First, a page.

A very warm “Welcome!” from the team here at the Center for Biomedical Informatics at the Regenstrief Institute.
The power of connected networks, excellent search tools or good old-fashioned word-of-mouth has helped bring you to our Teaching EMR site today to explore and discover what we and others are doing to enhance medical education.
Please actively contribute to this community so we can all improve provider education. Better prepared students provide better care, which leads to better health.
This blog post is my first of many. We will be discussing all the great activities at the Regenstrief Institute (RI) around improving medical education through the use of an EMR in the classroom and connect you with our research around health care delivery science.
If you’re an educator that is looking for transformative tools to improve education for your students, and you are doing research on EMR options for your program, you’re in the right place.
Your interest, interactions, and contributions around topics, such as the value of EMRs in the classroom, are greatly appreciated by myself and the team.
Opportunity for Change
There are significant opportunities for change in provider education today. Each morning I get to come into our new offices at the Regenstrief Institute in Indianapolis Indiana and work with a talented and passionate team with a mission to improve care and education through tools like the Teaching EMR. The great research and tools that we produce here, in turn, help educators and providers like yourself do what you love–improve student learning and care for the patient populations that you serve. So, indirectly I’m part of the greater ecosystem that is improving health care for patients today and through the preparation of future providers. I’m humbled by the tremendous opportunity and privilege to work with such a dedicated group of partners, team members, and community in health care.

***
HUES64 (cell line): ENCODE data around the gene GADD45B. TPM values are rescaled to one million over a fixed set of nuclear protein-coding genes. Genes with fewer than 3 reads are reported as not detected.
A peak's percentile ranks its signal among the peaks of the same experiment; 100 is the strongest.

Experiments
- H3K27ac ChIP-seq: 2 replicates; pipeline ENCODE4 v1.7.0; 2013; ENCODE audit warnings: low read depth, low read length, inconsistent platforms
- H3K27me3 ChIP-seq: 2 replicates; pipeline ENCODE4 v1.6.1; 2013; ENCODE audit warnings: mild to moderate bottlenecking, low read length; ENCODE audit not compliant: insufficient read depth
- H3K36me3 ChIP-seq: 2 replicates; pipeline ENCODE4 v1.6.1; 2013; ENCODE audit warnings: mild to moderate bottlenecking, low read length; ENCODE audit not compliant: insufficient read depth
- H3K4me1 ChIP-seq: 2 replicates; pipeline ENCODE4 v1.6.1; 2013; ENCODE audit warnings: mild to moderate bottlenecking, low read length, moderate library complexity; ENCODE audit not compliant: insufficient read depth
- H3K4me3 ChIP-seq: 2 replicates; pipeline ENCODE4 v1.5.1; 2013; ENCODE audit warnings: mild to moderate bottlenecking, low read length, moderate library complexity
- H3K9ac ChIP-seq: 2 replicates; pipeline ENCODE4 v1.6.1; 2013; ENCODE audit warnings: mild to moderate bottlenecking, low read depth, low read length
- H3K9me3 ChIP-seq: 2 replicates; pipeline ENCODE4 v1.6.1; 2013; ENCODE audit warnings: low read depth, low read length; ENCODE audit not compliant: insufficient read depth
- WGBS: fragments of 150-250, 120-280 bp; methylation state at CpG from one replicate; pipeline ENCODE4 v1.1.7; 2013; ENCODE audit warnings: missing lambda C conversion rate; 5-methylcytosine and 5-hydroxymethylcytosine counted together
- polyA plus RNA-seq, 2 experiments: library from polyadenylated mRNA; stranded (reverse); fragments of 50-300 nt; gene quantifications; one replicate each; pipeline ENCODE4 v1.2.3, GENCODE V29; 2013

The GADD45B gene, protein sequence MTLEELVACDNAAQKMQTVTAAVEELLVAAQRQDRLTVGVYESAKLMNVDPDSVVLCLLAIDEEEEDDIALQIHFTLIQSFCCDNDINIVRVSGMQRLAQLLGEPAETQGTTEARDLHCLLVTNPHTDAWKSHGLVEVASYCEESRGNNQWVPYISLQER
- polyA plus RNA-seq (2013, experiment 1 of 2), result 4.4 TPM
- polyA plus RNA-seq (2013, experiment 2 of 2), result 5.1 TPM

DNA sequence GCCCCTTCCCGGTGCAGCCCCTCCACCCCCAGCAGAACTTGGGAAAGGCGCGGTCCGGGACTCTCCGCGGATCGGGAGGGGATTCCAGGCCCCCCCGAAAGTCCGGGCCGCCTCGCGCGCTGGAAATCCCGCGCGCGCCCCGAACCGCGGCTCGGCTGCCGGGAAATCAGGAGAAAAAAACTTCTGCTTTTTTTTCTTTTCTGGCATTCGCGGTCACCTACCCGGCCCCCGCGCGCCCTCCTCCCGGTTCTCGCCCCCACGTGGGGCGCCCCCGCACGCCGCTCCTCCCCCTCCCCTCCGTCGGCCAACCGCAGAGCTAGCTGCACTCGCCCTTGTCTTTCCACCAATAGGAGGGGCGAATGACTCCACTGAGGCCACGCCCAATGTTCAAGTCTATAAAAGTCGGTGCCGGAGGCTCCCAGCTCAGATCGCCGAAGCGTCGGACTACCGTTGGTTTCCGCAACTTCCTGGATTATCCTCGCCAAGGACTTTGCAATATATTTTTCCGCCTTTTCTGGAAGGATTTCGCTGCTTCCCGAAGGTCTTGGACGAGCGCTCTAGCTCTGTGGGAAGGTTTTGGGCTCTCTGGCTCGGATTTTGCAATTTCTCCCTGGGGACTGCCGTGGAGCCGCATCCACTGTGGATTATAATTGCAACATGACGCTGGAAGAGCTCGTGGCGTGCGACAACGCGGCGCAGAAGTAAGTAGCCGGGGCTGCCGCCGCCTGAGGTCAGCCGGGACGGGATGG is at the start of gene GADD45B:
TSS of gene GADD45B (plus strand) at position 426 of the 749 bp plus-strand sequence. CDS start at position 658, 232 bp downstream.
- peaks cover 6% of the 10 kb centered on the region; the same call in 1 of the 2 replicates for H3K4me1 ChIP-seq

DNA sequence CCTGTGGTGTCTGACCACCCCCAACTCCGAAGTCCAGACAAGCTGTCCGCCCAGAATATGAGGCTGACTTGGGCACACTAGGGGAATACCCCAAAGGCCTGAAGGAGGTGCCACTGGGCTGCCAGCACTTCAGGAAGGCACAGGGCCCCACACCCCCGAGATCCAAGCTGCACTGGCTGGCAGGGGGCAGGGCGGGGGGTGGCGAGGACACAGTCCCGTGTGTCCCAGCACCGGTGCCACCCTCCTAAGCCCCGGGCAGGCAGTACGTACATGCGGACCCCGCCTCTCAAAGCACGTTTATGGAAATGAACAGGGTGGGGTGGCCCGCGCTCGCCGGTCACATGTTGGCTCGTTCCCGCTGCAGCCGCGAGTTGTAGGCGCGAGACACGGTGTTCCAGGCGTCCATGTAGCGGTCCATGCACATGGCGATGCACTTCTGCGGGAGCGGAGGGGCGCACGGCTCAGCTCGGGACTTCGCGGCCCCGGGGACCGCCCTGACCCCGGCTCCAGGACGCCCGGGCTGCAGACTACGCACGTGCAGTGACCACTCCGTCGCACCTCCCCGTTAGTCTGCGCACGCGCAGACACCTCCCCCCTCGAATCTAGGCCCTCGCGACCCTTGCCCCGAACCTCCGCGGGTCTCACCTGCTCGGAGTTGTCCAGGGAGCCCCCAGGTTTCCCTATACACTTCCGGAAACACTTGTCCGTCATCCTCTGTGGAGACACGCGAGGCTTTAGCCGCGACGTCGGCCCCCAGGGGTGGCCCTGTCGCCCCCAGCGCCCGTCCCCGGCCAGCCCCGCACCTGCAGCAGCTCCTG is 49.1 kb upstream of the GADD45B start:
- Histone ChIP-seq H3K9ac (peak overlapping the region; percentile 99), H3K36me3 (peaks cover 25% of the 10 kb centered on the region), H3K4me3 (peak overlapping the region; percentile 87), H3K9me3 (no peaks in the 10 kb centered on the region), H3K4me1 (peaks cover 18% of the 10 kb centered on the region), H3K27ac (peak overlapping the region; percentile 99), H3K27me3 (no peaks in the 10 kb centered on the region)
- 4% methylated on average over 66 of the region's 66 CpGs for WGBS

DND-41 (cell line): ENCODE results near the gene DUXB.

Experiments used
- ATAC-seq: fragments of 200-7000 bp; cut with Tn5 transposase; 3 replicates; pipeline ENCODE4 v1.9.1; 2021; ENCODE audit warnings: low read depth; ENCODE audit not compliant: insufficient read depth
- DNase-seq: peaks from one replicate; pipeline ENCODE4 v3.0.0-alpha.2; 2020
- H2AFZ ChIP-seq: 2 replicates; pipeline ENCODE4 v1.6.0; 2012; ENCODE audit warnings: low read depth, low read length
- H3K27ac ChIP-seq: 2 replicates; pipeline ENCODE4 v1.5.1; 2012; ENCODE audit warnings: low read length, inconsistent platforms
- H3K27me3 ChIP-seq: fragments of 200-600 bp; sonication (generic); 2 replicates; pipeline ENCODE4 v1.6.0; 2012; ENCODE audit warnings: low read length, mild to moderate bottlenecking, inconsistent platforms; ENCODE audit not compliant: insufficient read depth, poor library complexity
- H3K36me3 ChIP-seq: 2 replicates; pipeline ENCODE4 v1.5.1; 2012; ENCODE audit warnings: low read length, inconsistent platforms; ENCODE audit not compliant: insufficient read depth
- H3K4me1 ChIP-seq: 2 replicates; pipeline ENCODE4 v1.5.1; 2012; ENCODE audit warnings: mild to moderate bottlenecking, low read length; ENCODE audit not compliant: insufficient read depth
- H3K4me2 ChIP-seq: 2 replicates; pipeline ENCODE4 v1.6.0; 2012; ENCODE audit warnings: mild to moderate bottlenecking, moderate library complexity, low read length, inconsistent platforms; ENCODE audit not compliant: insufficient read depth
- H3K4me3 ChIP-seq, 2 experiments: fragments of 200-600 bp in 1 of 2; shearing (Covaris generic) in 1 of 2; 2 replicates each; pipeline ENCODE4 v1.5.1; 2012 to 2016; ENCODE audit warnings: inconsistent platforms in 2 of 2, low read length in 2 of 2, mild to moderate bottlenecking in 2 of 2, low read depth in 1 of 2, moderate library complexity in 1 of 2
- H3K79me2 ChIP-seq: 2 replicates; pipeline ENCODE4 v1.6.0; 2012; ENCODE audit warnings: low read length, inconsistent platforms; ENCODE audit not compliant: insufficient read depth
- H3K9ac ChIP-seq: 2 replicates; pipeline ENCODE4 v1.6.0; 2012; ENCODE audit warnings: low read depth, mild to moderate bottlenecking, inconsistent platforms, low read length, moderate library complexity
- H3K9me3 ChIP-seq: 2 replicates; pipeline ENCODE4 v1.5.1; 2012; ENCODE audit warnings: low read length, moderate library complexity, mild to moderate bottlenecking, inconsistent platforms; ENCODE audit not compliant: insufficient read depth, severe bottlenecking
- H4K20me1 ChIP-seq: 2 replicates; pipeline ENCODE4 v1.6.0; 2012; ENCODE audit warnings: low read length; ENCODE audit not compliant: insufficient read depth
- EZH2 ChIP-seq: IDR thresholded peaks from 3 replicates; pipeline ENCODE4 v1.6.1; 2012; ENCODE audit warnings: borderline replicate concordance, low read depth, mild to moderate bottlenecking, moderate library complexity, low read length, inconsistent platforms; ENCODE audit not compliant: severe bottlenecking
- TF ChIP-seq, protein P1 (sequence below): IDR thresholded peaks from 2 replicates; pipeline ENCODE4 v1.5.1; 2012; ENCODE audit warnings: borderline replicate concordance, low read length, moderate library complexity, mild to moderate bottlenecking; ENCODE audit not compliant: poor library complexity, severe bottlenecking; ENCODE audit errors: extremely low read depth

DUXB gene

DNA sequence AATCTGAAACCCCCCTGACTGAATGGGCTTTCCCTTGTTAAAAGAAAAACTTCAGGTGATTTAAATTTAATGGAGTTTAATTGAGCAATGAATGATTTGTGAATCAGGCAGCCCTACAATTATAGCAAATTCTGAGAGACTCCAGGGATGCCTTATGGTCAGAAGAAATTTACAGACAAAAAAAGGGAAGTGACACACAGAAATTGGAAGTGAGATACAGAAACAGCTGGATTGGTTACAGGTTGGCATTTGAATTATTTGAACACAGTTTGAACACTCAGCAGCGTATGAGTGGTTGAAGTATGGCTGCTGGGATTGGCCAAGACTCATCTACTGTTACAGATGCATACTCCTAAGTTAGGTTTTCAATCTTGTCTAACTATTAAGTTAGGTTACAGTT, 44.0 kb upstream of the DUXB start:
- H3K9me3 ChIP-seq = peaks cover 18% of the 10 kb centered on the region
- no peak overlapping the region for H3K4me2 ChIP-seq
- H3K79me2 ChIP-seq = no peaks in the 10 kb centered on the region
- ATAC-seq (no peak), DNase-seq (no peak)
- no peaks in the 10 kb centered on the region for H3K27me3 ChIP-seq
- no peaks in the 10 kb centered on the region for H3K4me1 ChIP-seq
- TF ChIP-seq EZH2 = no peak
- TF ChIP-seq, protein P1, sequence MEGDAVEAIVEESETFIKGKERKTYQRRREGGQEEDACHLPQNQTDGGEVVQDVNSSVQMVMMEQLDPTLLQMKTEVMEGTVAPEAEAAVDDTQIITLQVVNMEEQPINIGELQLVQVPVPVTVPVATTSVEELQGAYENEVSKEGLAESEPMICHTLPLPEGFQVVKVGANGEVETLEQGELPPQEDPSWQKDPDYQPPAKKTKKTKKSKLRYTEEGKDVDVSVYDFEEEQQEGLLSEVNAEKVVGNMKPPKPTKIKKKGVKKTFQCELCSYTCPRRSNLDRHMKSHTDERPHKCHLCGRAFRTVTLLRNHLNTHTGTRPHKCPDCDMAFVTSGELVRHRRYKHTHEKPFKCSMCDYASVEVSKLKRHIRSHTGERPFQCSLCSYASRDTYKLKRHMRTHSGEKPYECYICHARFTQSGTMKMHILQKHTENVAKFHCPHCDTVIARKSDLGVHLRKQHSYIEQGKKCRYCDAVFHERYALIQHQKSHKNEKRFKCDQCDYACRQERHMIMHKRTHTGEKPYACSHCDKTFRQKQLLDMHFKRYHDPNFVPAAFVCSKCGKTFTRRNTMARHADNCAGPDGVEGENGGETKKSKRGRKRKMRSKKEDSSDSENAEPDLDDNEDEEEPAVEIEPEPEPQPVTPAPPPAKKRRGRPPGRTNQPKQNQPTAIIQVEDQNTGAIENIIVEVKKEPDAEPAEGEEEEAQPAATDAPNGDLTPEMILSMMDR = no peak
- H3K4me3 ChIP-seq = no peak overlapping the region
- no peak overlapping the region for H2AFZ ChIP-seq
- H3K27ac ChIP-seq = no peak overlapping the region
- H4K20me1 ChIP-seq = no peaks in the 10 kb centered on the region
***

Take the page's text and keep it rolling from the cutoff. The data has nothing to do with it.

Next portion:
As the software product manager for the Teaching EMR, I have the responsibility for helping shape the direction we take with the product and working with great partners like the Indiana University School of Medicine, Eskenazi Health, American Medical Association, and many others. All provide valuable contributions and support for transforming education through the development and use of our software application for students and educators.
Are you using an EMR in the classroom today?
If you are like most programs, the answer to that question can be somewhat of a loaded question. I have heard from many schools a variety of answers on how and when they are introducing and using an electronic medical record (EMR) system with their students.
Today, the Teaching EMR from the Regenstrief Institute is being used in medical education, but other Provider and Health programs have expressed a strong interest in bringing our application to their students. We feel the exposure to students sooner in their education will improve their ability to provide better care in the future. We are not alone in this mission to transform medical education using technology-enhanced learning solutions.
We do hope you will join our community we are building around EMRs in the classroom and ultimately the advancement of health care delivery science.
Please register to stay informed on the great work we are doing and contribute to the community we are building here at teachingemr.org.
Our partners like the American Medical Association (AMA) believe in our mission to enhance education for students through the use of tools like the Teaching EMR. In fact, they have been a catalyst for bringing the application to medical education programs. I will be sharing more in the future about our growing partnership with them and others.
So, how familiar are you with our story at Regenstrief?